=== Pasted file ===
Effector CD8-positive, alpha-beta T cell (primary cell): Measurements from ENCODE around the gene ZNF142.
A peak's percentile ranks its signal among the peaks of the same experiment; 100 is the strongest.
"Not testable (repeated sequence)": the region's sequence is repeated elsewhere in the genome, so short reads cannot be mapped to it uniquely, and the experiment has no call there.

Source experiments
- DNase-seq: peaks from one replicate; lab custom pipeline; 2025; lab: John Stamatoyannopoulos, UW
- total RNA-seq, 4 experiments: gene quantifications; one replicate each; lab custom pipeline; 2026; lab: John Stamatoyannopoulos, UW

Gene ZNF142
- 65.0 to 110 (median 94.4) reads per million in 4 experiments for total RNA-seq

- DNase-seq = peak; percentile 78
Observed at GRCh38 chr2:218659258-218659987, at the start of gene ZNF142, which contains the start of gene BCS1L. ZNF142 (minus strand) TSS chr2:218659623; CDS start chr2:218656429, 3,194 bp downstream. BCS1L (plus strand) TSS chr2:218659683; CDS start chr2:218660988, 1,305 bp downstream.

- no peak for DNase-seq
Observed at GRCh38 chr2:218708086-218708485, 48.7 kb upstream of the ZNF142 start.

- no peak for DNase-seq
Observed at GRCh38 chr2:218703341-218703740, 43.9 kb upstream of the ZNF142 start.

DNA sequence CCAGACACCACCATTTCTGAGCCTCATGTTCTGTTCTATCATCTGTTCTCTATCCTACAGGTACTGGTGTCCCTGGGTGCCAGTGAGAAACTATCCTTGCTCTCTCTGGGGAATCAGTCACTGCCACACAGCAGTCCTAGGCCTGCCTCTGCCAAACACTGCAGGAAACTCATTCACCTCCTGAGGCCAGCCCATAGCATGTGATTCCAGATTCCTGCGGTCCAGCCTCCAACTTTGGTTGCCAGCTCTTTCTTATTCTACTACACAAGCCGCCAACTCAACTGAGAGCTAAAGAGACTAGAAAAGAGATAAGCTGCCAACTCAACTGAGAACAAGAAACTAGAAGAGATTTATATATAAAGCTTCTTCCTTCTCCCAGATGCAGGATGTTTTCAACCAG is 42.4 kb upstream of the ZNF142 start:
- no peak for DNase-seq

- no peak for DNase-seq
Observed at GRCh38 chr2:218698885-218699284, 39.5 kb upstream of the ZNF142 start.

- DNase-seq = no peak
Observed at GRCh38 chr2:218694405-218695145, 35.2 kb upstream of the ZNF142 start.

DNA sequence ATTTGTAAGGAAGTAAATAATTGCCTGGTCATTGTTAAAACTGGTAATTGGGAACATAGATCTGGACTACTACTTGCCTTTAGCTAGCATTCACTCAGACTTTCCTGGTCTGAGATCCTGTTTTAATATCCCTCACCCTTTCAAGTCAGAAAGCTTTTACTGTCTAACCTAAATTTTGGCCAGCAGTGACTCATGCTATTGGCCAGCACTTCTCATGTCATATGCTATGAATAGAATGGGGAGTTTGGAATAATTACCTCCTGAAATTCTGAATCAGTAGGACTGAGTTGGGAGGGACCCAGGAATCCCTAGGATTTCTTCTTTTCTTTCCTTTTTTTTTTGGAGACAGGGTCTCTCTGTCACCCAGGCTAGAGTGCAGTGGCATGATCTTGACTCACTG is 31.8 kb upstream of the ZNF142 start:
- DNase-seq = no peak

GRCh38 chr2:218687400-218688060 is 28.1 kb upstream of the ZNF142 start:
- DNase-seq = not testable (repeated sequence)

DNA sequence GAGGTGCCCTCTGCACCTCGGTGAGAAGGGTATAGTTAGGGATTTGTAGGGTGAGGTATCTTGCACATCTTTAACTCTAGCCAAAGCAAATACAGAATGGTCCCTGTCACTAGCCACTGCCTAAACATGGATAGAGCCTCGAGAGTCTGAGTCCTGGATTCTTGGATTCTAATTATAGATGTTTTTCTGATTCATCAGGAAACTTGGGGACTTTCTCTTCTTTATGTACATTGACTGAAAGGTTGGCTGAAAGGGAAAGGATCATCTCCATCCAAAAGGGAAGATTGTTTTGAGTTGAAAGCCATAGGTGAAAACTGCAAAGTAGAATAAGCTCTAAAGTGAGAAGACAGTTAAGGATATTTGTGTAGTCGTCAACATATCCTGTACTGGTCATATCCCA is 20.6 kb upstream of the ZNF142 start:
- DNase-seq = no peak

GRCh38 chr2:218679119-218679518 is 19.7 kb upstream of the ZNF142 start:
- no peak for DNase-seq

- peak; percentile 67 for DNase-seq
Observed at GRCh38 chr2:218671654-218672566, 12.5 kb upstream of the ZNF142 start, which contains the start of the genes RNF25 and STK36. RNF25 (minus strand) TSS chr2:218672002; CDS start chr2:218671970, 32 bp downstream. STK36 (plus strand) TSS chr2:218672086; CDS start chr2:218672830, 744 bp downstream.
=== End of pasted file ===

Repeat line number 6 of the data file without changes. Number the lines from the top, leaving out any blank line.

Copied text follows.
- total RNA-seq, 4 experiments: gene quantifications; one replicate each; lab custom pipeline; 2026; lab: John Stamatoyannopoulos, UW